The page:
While it hadn’t been the loudest sports story over the past few months -- its nature entailed an absence of headlines -- baseball’s biggest free agents remaining unsigned way longer than usual was maybe the strangest. Definitely the eeriest. It was just sort of... weird. Were there really not serious offers for 26-year-old former MVP Bryce Harper or also-26-year-old four-time All Star Manny Machado? Was there maybe -- as many were speculating -- collusion among team owners to keep the value of their contract offers down? Or was something else afoot? Spring training (the start of baseball’s pre-season) had already started -- was there a chance the regular season could start without them, an increasingly freaked-out baseball world wondered?
Maybe we were thinking about things the wrong way. After all, you’d expect a few months of courtship before a marriage, right? And these players ended up with marriage-length deals: Machado signed for 10 years and $300 million with the San Diego Padres, followed a few days later by Harper signing for 13 (!) years and $330 million (!) with the Philadelphia Phillies, the largest total dollar amount for a single contract in North American sports history.
What do these contracts mean for players?
Breathe a sigh of relief, players: the superstars didn’t get stiffed in the end. It took a while, but they got paid, so you'll probably be all right. For Machado and Harper in particular, these contracts are career-defining. Machado has an “opt-out” -- meaning he can choose to bail out of the contract -- at the five year mark, but otherwise he’s with the Padres until age 36. Harper went the no-prenup route, with no opt-out, meaning he’s committed to the Phillies until age 39, through the year 2031 (don’t think about how old you’ll be when that contract ends).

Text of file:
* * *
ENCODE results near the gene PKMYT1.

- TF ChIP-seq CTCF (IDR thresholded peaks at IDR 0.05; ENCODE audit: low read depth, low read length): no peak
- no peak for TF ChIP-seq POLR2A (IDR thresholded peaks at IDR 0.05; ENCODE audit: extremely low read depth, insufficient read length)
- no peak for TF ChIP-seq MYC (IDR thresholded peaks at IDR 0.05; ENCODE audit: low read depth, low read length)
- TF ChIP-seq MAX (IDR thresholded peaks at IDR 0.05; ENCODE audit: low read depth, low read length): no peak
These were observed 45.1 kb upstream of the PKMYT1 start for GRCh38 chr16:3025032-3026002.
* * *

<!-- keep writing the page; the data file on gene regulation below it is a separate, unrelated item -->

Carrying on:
What do these contracts mean for the league?
These are big moves for these squads. The Padres' motivation is confusing, since they've been awful the last few years -- usually in that situation, teams develop young players on the cheap, but whatever. For the Phillies, it means it's World Series or bust time for the next 13 years, no pressure. (They were decent last year, and while they haven't made the playoffs since 2011, they've tasted sweet, sweet World Series title glory as recently as 2008.) For the Washington Nationals, Harper's previous team and the only one he'd known, seeing him end up with their division rivals was painful. For Machado's previous team, the L.A. Dodgers, they'll probably just find someone else to pay literal truckloads of money to (he only played there for half a season).
So, who’s going to win the World Series?
Baseball’s notoriously hard to predict, especially in the playoffs, so it’s anyone’s guess. But the Phillies are now among the favorites, though they don't have the top spot (the Padres are still nowhere close). That honor goes to a three-way tie between the defending champ Boston Red Sox, the Houston Astros, and, because that's just how things work, the New York Yankees.